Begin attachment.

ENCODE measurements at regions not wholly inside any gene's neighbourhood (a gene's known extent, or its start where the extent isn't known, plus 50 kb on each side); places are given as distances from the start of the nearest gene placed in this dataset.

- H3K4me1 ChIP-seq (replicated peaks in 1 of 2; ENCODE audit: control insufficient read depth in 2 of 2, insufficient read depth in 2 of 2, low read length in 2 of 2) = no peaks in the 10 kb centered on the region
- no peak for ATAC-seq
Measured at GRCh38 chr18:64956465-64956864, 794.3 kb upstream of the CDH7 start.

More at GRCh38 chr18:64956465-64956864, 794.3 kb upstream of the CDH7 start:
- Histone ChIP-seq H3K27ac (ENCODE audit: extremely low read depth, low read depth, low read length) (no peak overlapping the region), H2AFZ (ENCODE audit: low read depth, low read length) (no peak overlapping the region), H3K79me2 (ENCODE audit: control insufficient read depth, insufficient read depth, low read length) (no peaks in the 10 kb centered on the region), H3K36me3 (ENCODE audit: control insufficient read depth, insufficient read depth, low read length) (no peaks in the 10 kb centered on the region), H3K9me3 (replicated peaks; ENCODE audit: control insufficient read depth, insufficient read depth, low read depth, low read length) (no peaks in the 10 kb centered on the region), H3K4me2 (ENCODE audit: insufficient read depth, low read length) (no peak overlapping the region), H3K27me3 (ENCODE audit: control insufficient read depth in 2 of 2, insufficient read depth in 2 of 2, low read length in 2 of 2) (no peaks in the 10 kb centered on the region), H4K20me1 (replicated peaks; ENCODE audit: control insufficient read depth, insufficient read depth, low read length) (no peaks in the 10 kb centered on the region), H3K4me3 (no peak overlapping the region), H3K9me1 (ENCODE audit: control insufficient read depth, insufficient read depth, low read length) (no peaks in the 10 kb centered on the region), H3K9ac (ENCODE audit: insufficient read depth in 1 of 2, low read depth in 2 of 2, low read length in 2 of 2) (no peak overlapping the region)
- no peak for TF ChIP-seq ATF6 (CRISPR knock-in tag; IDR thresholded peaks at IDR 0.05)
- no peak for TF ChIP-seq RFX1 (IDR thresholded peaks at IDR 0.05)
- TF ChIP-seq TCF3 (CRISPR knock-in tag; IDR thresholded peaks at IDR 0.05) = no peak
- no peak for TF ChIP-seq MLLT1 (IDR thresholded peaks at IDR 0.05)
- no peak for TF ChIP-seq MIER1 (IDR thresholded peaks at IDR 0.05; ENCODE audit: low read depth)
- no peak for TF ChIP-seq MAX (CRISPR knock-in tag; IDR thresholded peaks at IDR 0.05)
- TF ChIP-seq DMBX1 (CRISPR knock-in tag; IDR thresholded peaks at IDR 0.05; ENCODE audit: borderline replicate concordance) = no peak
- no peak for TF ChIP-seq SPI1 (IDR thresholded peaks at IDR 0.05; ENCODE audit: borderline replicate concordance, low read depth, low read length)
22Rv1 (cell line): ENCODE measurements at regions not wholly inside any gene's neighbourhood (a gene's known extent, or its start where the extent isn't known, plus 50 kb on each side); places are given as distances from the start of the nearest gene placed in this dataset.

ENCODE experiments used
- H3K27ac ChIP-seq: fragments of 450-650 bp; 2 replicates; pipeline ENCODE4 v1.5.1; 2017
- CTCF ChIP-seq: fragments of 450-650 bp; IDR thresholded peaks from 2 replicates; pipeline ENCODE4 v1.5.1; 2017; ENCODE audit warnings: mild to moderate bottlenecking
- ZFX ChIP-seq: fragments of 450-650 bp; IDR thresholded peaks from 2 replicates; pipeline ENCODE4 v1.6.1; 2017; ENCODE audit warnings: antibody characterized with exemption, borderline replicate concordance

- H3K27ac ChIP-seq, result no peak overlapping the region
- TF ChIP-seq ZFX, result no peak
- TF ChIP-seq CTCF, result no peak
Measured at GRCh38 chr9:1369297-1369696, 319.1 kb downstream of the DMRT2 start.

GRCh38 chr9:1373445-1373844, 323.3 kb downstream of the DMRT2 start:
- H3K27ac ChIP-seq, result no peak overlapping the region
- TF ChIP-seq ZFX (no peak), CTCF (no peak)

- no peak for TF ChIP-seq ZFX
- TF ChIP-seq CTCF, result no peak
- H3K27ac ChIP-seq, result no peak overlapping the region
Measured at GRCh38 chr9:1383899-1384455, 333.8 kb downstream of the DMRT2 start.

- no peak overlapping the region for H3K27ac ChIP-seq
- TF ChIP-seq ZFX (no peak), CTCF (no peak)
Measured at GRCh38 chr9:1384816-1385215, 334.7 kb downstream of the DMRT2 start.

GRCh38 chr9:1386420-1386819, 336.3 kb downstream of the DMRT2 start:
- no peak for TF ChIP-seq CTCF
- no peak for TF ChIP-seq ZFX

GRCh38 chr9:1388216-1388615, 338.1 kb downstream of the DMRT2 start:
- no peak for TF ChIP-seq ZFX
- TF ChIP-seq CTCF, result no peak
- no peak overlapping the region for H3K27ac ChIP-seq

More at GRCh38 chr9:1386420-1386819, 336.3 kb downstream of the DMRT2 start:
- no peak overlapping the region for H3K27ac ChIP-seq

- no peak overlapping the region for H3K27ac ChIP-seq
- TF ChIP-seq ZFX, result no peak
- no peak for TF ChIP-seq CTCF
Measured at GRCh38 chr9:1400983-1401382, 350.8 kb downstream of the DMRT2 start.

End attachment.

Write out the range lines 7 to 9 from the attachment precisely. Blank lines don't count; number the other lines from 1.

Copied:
- no peak for TF ChIP-seq ATF6 (CRISPR knock-in tag; IDR thresholded peaks at IDR 0.05)
- no peak for TF ChIP-seq RFX1 (IDR thresholded peaks at IDR 0.05)
- TF ChIP-seq TCF3 (CRISPR knock-in tag; IDR thresholded peaks at IDR 0.05) = no peak